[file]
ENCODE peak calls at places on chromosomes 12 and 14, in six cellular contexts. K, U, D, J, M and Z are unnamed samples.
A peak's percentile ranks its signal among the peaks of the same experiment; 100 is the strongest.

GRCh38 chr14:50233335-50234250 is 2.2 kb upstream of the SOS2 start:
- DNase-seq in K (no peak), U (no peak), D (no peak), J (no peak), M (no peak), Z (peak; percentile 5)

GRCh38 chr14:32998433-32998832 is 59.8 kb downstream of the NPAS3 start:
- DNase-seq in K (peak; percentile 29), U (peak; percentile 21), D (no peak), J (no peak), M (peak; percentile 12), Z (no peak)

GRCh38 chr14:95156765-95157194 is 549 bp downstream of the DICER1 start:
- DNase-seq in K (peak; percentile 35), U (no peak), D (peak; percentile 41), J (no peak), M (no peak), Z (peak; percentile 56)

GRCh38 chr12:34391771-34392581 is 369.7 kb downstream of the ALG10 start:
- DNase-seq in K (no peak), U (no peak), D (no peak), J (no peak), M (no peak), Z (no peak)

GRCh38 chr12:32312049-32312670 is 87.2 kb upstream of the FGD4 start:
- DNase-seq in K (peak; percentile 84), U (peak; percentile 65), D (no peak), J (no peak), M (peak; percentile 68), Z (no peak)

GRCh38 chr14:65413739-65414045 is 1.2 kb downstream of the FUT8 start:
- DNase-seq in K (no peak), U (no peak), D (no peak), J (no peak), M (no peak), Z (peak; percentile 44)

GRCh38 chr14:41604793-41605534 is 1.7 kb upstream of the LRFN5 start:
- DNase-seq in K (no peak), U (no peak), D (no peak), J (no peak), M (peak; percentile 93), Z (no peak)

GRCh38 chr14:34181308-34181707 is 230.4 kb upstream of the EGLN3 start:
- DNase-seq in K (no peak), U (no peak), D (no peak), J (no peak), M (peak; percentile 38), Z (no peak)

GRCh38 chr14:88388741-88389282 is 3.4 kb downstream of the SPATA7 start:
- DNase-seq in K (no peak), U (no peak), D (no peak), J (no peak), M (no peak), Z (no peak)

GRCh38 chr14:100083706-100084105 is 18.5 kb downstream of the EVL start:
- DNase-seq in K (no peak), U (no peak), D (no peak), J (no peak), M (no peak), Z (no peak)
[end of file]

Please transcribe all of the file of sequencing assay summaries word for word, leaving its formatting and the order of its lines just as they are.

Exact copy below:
ENCODE peak calls at places on chromosomes 12 and 14, in six cellular contexts. K, U, D, J, M and Z are unnamed samples.
A peak's percentile ranks its signal among the peaks of the same experiment; 100 is the strongest.

GRCh38 chr14:50233335-50234250 is 2.2 kb upstream of the SOS2 start:
- DNase-seq in K (no peak), U (no peak), D (no peak), J (no peak), M (no peak), Z (peak; percentile 5)

GRCh38 chr14:32998433-32998832 is 59.8 kb downstream of the NPAS3 start:
- DNase-seq in K (peak; percentile 29), U (peak; percentile 21), D (no peak), J (no peak), M (peak; percentile 12), Z (no peak)

GRCh38 chr14:95156765-95157194 is 549 bp downstream of the DICER1 start:
- DNase-seq in K (peak; percentile 35), U (no peak), D (peak; percentile 41), J (no peak), M (no peak), Z (peak; percentile 56)

GRCh38 chr12:34391771-34392581 is 369.7 kb downstream of the ALG10 start:
- DNase-seq in K (no peak), U (no peak), D (no peak), J (no peak), M (no peak), Z (no peak)

GRCh38 chr12:32312049-32312670 is 87.2 kb upstream of the FGD4 start:
- DNase-seq in K (peak; percentile 84), U (peak; percentile 65), D (no peak), J (no peak), M (peak; percentile 68), Z (no peak)

GRCh38 chr14:65413739-65414045 is 1.2 kb downstream of the FUT8 start:
- DNase-seq in K (no peak), U (no peak), D (no peak), J (no peak), M (no peak), Z (peak; percentile 44)

GRCh38 chr14:41604793-41605534 is 1.7 kb upstream of the LRFN5 start:
- DNase-seq in K (no peak), U (no peak), D (no peak), J (no peak), M (peak; percentile 93), Z (no peak)

GRCh38 chr14:34181308-34181707 is 230.4 kb upstream of the EGLN3 start:
- DNase-seq in K (no peak), U (no peak), D (no peak), J (no peak), M (peak; percentile 38), Z (no peak)

GRCh38 chr14:88388741-88389282 is 3.4 kb downstream of the SPATA7 start:
- DNase-seq in K (no peak), U (no peak), D (no peak), J (no peak), M (no peak), Z (no peak)

GRCh38 chr14:100083706-100084105 is 18.5 kb downstream of the EVL start:
- DNase-seq in K (no peak), U (no peak), D (no peak), J (no peak), M (no peak), Z (no peak)